False memory of childhood experiences

False childhood memories

It's tempting to think of our long-term memories as static and unchanging - but they're not. Memory is dynamic, often a blend of the original event and our current state of mind. Memories are subject to change and revision in small ways almost every time we remember something, and they're very susceptible to external manipulation. Essentially a memory is formed from a real experience - but could someone implant an entirely false memory in our heads? Could we be made to believe we experienced something that never actually took place?

A false memory is not the same as lying - the subject really does believe what they think they remember. It's just that the memory is false.

False memory has become an important area of psychological research and also a controversial one. In the early 1990s several landmark legal cases in the United States centred around the issue of recovered memory. Recovered memories occur when a victim of some sort of trauma, such as child abuse, recovers a suppressed memory often with the help of psychotherapy. A wave of recovered memory cases prompted research psychologist Elizabeth Loftus to investigate whether or not it was possible to tell if a memory was of a real or imagined event.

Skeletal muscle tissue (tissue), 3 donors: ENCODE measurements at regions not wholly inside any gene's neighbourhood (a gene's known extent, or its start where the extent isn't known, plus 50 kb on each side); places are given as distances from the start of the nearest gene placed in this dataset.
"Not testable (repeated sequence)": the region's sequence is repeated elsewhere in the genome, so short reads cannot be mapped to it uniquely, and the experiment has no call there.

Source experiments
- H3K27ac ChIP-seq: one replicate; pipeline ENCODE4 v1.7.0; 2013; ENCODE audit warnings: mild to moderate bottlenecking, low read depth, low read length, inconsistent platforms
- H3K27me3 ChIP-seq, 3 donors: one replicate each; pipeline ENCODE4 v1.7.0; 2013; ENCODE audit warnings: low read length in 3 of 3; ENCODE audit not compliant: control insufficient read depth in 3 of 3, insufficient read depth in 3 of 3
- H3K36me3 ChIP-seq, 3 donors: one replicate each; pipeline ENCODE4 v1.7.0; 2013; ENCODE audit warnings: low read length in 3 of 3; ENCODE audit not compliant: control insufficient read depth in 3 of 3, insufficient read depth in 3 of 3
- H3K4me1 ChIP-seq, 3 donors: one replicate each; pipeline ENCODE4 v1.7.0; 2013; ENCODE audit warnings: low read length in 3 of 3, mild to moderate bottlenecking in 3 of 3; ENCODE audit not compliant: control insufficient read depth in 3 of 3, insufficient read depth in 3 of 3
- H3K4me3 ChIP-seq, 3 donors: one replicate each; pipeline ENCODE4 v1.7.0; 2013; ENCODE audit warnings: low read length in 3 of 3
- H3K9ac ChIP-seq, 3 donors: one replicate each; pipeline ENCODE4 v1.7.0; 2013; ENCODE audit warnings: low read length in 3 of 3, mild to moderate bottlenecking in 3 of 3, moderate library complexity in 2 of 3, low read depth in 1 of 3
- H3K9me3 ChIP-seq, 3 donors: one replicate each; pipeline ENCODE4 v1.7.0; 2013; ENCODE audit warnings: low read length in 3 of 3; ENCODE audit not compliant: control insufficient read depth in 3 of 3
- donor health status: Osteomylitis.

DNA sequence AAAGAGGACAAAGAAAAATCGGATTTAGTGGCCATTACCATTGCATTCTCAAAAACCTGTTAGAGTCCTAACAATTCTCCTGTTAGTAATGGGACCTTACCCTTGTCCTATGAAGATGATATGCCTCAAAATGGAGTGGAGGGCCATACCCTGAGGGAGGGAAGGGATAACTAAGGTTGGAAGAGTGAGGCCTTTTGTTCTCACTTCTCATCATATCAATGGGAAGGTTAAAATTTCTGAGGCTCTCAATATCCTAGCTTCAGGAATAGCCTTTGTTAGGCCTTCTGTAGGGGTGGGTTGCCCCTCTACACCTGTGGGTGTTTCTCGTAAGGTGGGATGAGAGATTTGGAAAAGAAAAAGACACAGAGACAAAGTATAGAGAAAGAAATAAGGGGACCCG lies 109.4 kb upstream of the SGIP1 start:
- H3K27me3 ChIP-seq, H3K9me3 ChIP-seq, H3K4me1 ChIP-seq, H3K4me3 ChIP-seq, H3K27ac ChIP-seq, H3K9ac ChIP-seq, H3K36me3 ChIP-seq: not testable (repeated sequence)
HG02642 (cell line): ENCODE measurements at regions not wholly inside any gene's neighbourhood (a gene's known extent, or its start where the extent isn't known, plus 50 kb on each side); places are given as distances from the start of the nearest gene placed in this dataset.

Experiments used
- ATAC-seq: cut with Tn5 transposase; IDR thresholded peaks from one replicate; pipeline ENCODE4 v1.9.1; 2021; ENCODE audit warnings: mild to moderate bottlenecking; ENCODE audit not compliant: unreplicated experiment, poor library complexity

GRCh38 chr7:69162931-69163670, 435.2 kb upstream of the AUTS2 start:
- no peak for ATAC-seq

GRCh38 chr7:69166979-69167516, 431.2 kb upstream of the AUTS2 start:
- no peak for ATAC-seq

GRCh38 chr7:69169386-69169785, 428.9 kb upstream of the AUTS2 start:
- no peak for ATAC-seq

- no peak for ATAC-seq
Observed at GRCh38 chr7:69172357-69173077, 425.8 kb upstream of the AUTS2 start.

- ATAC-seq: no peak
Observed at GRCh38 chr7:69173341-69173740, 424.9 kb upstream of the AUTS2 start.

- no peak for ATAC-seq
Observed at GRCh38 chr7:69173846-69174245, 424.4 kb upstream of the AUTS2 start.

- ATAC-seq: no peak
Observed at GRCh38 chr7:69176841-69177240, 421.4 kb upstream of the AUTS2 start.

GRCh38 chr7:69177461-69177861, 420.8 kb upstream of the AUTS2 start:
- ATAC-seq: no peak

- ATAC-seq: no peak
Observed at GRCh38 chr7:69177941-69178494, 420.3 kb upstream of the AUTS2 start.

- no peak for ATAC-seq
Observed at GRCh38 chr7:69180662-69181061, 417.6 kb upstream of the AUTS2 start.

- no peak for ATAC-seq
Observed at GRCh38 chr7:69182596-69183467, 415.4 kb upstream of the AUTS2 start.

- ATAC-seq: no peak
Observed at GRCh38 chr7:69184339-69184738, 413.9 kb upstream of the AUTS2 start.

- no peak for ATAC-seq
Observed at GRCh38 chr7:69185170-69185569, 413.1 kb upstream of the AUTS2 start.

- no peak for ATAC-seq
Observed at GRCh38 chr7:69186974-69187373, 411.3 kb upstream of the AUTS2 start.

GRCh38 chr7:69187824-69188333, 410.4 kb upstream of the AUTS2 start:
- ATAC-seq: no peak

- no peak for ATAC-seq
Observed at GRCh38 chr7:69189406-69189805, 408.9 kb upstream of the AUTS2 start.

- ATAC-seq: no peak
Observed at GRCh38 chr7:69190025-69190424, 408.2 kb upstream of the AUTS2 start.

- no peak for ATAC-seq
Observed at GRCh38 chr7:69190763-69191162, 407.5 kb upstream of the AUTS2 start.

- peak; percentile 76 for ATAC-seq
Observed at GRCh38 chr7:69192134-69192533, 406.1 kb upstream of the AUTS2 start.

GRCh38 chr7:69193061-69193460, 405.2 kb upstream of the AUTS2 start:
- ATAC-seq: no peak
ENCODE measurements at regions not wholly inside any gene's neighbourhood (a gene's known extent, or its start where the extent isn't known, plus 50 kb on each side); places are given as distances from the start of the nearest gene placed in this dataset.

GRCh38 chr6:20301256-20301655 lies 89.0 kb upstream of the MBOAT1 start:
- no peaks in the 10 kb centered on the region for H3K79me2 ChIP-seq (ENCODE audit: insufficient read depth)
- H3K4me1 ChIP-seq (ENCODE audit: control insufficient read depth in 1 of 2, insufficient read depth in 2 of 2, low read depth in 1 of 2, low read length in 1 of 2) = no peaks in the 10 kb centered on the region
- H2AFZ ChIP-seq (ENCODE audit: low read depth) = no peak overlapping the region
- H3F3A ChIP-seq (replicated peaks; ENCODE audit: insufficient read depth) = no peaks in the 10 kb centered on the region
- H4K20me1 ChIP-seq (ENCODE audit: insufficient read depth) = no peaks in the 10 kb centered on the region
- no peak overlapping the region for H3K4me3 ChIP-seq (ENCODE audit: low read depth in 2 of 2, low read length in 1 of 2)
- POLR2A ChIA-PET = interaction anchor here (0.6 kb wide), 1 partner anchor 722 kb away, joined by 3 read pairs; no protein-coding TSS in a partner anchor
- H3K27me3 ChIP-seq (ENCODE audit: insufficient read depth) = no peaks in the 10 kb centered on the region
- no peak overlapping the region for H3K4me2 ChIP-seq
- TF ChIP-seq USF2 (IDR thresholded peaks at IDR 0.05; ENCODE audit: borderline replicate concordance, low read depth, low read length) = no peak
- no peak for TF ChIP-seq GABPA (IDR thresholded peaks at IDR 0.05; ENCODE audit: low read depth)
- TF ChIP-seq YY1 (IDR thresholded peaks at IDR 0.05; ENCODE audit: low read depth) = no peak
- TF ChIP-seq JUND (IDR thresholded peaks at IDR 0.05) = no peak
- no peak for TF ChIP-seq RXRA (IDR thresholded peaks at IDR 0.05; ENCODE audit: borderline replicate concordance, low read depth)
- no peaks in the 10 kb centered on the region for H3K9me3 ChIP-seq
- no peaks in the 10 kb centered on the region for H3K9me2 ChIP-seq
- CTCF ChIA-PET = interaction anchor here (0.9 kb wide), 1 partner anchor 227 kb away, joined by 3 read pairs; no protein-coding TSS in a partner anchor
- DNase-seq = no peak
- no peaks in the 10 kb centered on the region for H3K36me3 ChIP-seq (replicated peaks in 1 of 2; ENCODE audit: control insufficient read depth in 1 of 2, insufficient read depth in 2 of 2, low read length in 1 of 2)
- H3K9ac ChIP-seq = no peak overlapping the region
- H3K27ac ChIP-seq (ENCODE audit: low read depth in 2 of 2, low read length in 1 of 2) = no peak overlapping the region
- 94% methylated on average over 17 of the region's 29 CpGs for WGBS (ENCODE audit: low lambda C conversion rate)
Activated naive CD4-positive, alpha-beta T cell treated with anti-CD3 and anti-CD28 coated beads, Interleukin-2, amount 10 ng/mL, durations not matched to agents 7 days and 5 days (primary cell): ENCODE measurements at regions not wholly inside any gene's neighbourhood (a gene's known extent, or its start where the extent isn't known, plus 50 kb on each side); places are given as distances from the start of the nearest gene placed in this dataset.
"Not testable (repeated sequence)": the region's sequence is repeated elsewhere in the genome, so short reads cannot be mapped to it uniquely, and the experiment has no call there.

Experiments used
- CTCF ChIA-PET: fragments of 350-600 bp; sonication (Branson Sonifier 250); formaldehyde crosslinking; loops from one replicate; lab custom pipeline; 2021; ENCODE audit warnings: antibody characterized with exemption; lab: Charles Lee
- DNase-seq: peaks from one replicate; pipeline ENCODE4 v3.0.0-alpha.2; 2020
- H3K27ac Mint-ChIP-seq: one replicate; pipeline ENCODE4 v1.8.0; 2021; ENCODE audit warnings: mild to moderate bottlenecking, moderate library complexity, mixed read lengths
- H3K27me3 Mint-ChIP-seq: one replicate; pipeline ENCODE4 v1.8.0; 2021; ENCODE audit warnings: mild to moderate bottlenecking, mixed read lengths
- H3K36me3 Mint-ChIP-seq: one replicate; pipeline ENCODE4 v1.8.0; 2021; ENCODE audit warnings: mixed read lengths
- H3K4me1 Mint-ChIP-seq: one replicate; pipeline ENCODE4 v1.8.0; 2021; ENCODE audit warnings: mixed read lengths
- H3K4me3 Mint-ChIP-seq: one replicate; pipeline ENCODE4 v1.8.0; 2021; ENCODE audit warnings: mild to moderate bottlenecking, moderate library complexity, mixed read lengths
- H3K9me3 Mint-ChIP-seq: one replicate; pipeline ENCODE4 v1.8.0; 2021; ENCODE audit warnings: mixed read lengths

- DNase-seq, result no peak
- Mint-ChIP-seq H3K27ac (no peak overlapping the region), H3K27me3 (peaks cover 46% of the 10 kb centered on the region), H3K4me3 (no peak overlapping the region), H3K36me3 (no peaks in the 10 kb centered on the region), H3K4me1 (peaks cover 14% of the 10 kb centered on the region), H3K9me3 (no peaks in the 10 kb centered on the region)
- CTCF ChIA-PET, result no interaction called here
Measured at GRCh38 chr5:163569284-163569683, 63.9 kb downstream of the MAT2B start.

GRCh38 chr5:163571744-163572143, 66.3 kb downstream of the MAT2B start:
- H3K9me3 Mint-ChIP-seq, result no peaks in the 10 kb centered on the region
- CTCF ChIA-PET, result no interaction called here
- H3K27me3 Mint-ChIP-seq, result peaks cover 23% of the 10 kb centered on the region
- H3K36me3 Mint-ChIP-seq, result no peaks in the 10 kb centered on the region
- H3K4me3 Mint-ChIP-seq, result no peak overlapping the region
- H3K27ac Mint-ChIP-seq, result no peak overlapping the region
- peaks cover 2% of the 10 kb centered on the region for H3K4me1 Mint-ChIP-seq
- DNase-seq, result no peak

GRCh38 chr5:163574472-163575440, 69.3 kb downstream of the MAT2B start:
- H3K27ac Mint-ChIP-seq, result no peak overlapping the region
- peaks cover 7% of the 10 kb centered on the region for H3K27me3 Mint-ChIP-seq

After some generating positive results in the lab, showing that it was possible make experimental subjects recall things that they never experienced, Loftus wanted to see if this would work in the real world. She volunteered to assist a public defender in a supposed 'open and shut' murder case. In the end, Loftus was able to show how memories of the events surrounding the crime could easily be manipulated through careful questioning of witnesses. The result was eventual acquittal for the defendant.

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